Soluble Flt-1 gene therapy for peritoneal metastases using HVJ-cationic liposomes


Many studies have reported a close association between VEGF and tumor angiogenesis. The aim of the present study was to evaluate the effectiveness of gene therapy against cancer, including peritoneal metastasis, using a cDNA encoding a soluble type of Flt-1, one of the VEGF receptors. In a peritoneal metastasis model of MKN45 human gastric cancer cells, mice repetitively treated with intraperitoneal injections of HVJ-Fex, a type of HVJ-cationic liposome encapsulating a plasmid expressing soluble mFlt-1, exhibited smaller disseminated foci with fewer microvessels, thus resulting in a significantly longer survival period than the control mice. In another peritoneal metastasis model using HT1080S cells, a clone of HT1080 human fibrosarcoma cells stably transfected with hVEGF, treatments with HVJ-Fex also reduced the growth of disseminated foci without ascites formation. In conclusion, this study demonstrated that the peritoneal metastases of some cancers were largely dependent on VEGF, and that the repeated intraperitoneal transduction of a soluble flt-1 gene using HVJ-cationic liposomes suppressed peritoneal metastases, thereby contributing to a longer survival period.


The growth of solid tumors greater than 1–2 mm3 is critically dependent on angiogenesis.1 Among the many angiogenic molecules produced by tumor cells, vascular endothelial growth factor (VEGF), a potent growth factor specific for vascular endothelial cells,2 is overexpressed in most tumors and appears to play a crucial role in tumor angiogenesis.345 Many studies have demonstrated a positive correlation between VEGF and tumor growth, as well as a close association between VEGF and tumor angiogenesis.67891011121314 The angiogenic actions of VEGF are mediated via two endothelium-specific receptor tyrosine kinases, Flt-1 and Flk-1/KDR.1516171819 The structures of these membrane-spanning receptors are highly homologous, characterized by the presence of seven immunoglobulin-like domains in the extracellular domain, a transmembrane domain and an intracellular tyrosine kinase domain.15 Flt-1 shows at least a 10-fold higher affinity for VEGF than Flk-1/KDR, even if present as the soluble form of the extracellular domain only,20 and functions as a trapping protein to regulate negatively the levels of VEGF around endothelial cells during embryogenesis.2122

Recently, several studies have reported that not only angiogenesis but also tumor growth was suppressed by the soluble form of the VEGF receptors. For example, Lin et al23 reported that a recombinant form of the soluble Flk-1 protein inhibited tumor growth and vascular density in a cutaneous tumor window chamber. Goldman et al24 reported that the ex vivo transfection of human tumor cells with a cDNA encoding a soluble Flt-1 receptor inhibited the tumor growth rate after either subcutaneous or intracranial injection, and also lung metastases after i.v. injection. Finally, Kong et al25 reported that liver metastases, lung metastases and primary subcutaneous tumors were inhibited by the intravenous, intratracheal and intratumoral administration of an adenovirus-mediated soluble flt-1 cDNA, respectively.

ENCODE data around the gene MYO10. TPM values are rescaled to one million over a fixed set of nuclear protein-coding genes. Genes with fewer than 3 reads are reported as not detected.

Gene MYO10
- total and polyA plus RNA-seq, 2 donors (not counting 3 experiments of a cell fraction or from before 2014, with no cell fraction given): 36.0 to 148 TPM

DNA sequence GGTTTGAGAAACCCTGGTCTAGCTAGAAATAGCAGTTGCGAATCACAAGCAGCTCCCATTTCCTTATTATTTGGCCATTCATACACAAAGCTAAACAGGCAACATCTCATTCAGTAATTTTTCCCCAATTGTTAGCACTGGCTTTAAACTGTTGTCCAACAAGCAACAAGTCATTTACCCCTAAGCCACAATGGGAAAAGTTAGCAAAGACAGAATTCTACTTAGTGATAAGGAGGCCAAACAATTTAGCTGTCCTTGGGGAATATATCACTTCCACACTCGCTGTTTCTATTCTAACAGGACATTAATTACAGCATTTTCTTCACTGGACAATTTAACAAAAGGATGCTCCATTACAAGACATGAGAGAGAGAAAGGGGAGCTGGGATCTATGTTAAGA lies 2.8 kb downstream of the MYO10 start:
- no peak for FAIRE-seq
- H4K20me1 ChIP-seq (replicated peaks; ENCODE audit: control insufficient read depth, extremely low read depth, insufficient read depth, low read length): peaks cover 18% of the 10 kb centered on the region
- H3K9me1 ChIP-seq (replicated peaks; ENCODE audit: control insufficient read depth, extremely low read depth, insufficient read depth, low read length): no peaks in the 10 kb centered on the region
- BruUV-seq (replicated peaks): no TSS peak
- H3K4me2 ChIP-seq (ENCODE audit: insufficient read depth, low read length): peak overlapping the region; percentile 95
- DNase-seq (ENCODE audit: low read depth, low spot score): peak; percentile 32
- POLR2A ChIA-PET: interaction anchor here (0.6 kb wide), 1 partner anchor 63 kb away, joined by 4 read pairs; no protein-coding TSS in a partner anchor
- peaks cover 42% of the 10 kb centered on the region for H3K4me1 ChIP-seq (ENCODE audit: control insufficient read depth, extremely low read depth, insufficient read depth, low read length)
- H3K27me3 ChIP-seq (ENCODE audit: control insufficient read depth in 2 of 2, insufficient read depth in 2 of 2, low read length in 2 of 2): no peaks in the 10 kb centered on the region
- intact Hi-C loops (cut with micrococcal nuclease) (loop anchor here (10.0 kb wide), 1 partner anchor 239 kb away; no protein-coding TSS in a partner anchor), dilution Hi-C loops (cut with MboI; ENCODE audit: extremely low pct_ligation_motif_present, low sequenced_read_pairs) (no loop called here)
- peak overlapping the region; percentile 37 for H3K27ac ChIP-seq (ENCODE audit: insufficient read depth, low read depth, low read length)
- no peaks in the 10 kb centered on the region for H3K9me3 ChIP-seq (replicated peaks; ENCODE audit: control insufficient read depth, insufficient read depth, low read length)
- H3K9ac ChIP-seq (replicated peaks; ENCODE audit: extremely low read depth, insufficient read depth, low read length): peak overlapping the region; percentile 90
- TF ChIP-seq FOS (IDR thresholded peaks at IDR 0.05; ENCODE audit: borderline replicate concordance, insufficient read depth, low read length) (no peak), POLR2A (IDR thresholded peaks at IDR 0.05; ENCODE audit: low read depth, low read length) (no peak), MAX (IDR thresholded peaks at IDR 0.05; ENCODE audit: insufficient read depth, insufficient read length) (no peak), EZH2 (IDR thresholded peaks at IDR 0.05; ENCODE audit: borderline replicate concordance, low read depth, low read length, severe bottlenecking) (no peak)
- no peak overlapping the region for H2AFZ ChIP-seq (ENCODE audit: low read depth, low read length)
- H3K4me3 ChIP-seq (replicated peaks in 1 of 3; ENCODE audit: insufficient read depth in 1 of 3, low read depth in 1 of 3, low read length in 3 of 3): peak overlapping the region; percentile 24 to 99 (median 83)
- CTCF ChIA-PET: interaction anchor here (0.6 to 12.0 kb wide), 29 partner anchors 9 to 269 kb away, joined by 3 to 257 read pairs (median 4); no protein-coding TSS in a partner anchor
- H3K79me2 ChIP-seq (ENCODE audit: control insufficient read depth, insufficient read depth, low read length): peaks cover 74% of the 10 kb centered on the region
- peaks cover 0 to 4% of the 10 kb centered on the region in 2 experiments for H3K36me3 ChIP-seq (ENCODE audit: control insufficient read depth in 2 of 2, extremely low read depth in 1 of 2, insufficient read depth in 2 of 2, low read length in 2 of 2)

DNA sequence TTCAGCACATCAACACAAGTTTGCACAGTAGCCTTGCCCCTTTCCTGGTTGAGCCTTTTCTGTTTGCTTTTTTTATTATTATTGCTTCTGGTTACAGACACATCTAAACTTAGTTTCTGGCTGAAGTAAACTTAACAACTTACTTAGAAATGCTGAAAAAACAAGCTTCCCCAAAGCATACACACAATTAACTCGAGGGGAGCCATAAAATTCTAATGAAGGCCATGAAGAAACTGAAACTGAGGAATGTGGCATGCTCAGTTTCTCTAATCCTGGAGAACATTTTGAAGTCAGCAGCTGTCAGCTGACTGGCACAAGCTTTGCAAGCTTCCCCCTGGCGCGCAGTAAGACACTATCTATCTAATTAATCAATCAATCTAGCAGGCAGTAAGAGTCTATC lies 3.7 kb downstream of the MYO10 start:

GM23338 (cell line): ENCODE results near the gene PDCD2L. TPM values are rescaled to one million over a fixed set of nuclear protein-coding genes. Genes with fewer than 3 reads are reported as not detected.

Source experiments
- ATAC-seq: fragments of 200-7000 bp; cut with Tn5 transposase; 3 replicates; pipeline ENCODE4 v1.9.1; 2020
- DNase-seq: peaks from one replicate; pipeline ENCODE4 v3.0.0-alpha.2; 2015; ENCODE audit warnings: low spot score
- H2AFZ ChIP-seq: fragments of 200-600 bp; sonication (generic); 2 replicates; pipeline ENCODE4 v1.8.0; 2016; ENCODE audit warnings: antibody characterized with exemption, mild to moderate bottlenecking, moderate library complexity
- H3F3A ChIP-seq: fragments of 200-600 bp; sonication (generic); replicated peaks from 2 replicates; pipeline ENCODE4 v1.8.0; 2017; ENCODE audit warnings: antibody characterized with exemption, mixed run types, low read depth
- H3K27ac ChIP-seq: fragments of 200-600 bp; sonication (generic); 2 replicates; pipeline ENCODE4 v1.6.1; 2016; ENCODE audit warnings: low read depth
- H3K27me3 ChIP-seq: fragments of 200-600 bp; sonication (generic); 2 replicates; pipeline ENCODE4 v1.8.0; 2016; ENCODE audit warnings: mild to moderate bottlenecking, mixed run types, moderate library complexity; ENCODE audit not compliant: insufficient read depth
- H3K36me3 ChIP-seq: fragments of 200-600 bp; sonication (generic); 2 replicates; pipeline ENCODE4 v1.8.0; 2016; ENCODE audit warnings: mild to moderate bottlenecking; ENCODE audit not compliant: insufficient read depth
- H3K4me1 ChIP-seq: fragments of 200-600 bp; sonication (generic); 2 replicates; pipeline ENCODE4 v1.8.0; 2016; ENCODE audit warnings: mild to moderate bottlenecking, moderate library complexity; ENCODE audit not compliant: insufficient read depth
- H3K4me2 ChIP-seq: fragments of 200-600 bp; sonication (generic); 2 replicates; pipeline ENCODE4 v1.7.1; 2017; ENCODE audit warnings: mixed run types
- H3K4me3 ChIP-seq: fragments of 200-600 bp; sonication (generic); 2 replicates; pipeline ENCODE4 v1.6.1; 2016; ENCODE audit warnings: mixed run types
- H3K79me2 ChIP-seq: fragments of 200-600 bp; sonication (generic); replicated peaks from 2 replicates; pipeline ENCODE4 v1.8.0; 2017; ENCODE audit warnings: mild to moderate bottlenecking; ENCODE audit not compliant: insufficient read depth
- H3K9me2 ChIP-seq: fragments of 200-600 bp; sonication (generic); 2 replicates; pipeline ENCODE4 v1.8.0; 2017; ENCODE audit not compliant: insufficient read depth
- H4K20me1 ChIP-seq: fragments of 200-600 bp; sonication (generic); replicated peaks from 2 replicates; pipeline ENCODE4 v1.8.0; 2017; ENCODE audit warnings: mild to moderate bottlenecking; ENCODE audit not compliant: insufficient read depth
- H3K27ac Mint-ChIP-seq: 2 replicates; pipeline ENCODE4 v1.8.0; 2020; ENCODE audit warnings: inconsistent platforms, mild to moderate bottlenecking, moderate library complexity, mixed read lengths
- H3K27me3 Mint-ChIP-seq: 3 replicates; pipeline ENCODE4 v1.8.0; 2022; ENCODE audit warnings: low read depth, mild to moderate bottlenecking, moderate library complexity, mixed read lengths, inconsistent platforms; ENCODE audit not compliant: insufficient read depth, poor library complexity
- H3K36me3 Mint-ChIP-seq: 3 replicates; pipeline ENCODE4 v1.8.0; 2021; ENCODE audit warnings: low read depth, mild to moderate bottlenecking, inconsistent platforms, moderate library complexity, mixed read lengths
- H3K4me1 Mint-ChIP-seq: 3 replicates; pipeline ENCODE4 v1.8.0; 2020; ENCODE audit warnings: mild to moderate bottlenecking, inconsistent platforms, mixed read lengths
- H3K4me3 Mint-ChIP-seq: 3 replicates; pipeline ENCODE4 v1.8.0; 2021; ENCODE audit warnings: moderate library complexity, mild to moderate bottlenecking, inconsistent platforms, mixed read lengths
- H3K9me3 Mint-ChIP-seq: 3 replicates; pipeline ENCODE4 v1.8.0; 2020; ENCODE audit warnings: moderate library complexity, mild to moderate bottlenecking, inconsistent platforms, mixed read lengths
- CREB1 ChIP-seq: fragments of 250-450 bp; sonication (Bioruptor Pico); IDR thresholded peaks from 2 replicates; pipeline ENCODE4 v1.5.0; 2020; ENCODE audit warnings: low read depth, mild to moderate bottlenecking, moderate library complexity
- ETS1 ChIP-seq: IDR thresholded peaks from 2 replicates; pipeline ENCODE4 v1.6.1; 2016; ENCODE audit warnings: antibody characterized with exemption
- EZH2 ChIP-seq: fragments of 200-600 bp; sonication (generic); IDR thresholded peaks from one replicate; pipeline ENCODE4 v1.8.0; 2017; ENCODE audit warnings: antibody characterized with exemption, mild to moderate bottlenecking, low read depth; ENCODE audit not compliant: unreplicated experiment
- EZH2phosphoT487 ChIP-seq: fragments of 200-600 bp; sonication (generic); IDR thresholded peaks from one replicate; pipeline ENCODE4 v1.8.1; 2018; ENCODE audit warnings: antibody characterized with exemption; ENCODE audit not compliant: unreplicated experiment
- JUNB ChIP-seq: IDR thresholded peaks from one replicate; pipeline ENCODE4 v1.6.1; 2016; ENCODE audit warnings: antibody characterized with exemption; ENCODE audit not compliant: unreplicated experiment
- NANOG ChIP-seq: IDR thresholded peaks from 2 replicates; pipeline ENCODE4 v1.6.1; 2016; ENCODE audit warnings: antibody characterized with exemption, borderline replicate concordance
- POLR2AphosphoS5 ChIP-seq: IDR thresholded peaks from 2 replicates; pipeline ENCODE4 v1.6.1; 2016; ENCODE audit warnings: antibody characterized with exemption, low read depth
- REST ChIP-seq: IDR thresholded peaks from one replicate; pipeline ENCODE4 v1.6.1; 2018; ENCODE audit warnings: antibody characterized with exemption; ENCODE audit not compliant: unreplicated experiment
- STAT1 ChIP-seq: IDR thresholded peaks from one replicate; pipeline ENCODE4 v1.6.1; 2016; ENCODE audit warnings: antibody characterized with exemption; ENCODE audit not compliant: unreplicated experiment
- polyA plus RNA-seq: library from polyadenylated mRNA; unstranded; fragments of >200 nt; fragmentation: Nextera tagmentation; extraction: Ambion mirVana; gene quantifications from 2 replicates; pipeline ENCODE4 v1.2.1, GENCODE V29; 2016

We have previously demonstrated that VEGF induced strong tumorigenicity in the peritoneal cavity as well as in various organs.14 However, no studies on the use of gene therapy targeting VEGF for peritoneal dissemination have been performed, although peritoneal metastases remains a critical disease for cancer patients.26 These lines of evidence led us to hypothesize that an inhibition of VEGF function might be a novel strategy against disseminated cancer in the peritoneal cavity. In the present study, we evaluated the effectiveness of gene therapy against peritoneal metastases, using repeated intraperitoneal transductions of a soluble flt-1 gene mediated by HVJ-cationic liposome.272829


Treatments with soluble Flt-1 gene transduction for subcutaneous and peritoneal disseminated tumors

We prepared three types of HVJ-opDC liposome solutions, designated HVJ-Fex, HVJ-CD4 and HVJ-GFP, made from a plasmid expressing soluble mFlt-1, a plasmid expressing hCD4 as a control and a plasmid expressing GFP, respectively.

The administration of HVJ-GFP into the peritoneal cavity revealed that disseminated MKN45 foci, especially the marginal portions of the foci, were selectively transfected (Figure 1), while other nontumorous organs including liver, kidney, spleen, pancreas, omentum, mesentery, intestine, colon, testis and ovary exhibited no specific fluorescence.

Figure 1

In vivo transfection into peritoneal disseminated tumors by intraperitoneal injection of the HVJ-cationic liposome. Mice bearing established, peritoneal-disseminated MKN45 tumors received intraperitoneal injections of HVJ-GFP (a–e) or HVJ-CD4 (f) four times over 2 weeks. (a) and (b) Macroscopic findings of the intraperitoneal cavity. Original magnification ×4. (c) and (d) Fluorescent stereomicroscopic findings of the disseminated tumors indicated by the square in (a) and (b). Original magnification ×50. (e) and (f) The disseminated tumors of mice were fixed in 4% paraformaldehyde and sliced into 8 μm sections, and were examined under a fluorescent microscope to detect GFP expression. The pictures were taken under the same conditions. Arrows: margin of the tumor; original magnification ×400.